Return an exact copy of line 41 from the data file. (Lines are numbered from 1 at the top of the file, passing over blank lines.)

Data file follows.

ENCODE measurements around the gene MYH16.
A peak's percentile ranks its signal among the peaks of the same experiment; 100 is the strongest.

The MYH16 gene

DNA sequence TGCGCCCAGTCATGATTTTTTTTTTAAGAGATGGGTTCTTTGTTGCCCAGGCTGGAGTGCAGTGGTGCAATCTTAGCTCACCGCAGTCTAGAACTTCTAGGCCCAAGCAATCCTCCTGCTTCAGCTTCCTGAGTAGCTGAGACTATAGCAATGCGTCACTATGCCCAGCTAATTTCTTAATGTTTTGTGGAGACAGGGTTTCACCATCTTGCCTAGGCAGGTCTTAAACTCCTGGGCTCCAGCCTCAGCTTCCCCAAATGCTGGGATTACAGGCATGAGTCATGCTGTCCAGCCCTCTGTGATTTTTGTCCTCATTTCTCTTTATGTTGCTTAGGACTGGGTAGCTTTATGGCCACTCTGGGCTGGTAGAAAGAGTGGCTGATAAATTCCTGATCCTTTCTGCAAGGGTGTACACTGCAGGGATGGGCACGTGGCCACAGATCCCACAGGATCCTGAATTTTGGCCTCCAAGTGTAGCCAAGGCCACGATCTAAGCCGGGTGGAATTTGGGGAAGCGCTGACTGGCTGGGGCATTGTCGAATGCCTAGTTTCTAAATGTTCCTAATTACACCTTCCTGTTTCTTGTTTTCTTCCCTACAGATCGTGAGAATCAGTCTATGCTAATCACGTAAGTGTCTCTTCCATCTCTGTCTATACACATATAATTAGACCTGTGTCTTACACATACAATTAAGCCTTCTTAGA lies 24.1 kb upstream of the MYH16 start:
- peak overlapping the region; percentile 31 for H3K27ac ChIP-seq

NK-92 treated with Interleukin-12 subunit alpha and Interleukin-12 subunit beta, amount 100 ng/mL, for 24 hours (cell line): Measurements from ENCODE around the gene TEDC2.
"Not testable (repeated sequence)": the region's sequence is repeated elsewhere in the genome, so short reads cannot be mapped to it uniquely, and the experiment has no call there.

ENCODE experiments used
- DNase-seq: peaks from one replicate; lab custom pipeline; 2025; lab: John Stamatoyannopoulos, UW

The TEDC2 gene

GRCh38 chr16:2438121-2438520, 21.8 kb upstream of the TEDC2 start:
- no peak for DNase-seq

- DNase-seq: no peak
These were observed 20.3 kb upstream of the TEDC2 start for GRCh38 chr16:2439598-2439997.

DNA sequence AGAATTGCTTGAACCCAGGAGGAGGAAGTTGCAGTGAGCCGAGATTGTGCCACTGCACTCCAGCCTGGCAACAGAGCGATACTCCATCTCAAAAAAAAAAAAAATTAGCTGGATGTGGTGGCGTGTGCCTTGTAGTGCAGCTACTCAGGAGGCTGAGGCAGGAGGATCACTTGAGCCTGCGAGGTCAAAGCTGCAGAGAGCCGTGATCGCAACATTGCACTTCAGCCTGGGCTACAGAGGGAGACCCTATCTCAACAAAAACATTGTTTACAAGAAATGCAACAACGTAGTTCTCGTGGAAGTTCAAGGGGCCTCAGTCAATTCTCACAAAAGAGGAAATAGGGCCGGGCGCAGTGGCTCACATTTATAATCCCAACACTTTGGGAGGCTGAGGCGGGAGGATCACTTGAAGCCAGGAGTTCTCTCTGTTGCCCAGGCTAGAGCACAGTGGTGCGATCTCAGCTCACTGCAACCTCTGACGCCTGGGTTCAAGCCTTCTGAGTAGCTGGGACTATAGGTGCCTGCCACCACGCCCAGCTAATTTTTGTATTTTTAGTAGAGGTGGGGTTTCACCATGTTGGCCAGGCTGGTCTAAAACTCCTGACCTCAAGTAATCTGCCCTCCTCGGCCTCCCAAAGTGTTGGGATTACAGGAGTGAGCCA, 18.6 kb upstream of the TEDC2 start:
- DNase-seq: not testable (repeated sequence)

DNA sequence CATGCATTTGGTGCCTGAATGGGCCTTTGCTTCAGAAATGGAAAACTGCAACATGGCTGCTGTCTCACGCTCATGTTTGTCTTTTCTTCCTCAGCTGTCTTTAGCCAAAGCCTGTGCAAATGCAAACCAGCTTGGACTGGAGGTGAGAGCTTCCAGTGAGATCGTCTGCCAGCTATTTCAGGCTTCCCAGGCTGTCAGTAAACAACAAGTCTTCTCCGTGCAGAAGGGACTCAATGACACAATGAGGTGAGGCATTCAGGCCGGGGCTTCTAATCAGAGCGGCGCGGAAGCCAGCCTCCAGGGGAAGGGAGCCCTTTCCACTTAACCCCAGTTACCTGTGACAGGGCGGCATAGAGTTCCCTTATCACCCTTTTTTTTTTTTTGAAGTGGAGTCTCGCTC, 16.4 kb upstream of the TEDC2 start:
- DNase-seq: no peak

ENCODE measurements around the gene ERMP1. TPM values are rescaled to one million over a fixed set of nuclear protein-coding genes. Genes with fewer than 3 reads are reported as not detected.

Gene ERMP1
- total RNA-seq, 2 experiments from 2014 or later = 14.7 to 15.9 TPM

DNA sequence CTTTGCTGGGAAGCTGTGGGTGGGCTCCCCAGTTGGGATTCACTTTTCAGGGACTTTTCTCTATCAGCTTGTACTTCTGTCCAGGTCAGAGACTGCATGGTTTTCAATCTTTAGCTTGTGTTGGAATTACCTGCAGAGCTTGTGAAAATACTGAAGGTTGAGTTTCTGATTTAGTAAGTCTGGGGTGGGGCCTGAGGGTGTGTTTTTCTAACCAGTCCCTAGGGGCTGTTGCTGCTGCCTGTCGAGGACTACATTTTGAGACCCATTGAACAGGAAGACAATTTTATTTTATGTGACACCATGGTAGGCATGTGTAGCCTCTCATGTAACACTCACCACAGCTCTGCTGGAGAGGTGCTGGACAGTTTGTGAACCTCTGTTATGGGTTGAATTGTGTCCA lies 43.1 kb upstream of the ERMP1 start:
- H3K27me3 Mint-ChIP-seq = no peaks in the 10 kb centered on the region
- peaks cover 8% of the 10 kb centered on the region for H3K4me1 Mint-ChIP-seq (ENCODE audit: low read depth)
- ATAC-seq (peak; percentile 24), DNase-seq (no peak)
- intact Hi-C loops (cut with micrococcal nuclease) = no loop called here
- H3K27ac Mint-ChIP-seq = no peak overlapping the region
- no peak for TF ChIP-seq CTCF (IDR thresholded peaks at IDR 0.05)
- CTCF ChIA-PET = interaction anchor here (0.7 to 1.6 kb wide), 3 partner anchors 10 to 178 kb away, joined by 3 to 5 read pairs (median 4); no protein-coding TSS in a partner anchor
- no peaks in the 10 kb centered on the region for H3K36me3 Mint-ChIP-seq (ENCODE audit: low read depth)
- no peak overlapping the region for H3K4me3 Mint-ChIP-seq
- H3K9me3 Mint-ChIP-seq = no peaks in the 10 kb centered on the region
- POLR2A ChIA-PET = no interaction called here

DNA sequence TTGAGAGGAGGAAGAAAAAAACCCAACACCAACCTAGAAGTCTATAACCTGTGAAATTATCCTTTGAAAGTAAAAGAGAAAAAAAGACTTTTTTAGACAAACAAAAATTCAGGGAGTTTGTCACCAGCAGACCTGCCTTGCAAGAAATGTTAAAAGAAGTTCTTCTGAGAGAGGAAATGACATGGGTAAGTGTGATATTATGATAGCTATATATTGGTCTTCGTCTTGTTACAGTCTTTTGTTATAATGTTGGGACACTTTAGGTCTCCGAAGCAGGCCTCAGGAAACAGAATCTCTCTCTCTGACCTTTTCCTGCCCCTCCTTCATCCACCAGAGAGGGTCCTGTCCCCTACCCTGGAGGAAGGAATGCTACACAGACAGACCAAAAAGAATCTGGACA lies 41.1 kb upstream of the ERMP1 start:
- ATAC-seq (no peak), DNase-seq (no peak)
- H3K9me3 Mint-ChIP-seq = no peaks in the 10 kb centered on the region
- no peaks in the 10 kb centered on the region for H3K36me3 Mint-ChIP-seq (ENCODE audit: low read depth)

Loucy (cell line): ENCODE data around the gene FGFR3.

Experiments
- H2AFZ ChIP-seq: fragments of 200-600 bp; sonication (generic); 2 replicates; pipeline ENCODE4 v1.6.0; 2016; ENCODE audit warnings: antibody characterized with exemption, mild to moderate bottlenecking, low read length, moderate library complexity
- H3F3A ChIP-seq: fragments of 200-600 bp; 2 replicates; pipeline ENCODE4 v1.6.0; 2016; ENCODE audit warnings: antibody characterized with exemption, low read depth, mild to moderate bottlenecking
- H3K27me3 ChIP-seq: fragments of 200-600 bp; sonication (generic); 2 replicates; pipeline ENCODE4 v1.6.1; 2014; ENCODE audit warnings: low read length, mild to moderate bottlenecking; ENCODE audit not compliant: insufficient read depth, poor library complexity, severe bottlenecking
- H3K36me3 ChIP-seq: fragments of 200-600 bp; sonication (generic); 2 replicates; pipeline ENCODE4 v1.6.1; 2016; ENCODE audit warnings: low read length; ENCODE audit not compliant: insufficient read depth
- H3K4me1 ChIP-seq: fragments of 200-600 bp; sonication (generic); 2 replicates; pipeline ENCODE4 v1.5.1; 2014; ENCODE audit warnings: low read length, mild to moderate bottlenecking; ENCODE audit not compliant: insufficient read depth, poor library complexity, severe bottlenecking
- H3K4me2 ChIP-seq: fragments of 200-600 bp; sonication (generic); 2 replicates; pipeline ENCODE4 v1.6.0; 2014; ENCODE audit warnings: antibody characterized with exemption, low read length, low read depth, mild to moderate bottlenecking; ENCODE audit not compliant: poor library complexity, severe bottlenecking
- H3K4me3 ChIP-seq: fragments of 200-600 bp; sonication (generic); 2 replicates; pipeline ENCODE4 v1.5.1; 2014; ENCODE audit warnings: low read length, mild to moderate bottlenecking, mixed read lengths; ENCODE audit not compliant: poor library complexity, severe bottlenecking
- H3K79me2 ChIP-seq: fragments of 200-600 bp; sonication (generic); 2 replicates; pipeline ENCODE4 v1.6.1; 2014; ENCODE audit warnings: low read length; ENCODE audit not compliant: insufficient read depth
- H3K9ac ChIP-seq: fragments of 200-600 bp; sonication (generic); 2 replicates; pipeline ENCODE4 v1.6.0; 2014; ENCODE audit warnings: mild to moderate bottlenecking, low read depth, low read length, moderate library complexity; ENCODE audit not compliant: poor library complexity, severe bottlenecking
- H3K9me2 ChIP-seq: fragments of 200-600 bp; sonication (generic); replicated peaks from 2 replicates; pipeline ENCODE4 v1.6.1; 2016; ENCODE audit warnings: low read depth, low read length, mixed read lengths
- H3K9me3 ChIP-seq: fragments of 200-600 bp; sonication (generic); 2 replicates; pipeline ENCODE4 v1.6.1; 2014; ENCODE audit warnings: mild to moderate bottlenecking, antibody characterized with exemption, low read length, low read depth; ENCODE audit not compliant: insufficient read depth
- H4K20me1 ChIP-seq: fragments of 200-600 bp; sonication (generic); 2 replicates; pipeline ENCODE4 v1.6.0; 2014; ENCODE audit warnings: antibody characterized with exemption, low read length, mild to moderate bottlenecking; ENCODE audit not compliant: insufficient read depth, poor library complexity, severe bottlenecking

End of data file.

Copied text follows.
- H3F3A ChIP-seq: fragments of 200-600 bp; 2 replicates; pipeline ENCODE4 v1.6.0; 2016; ENCODE audit warnings: antibody characterized with exemption, low read depth, mild to moderate bottlenecking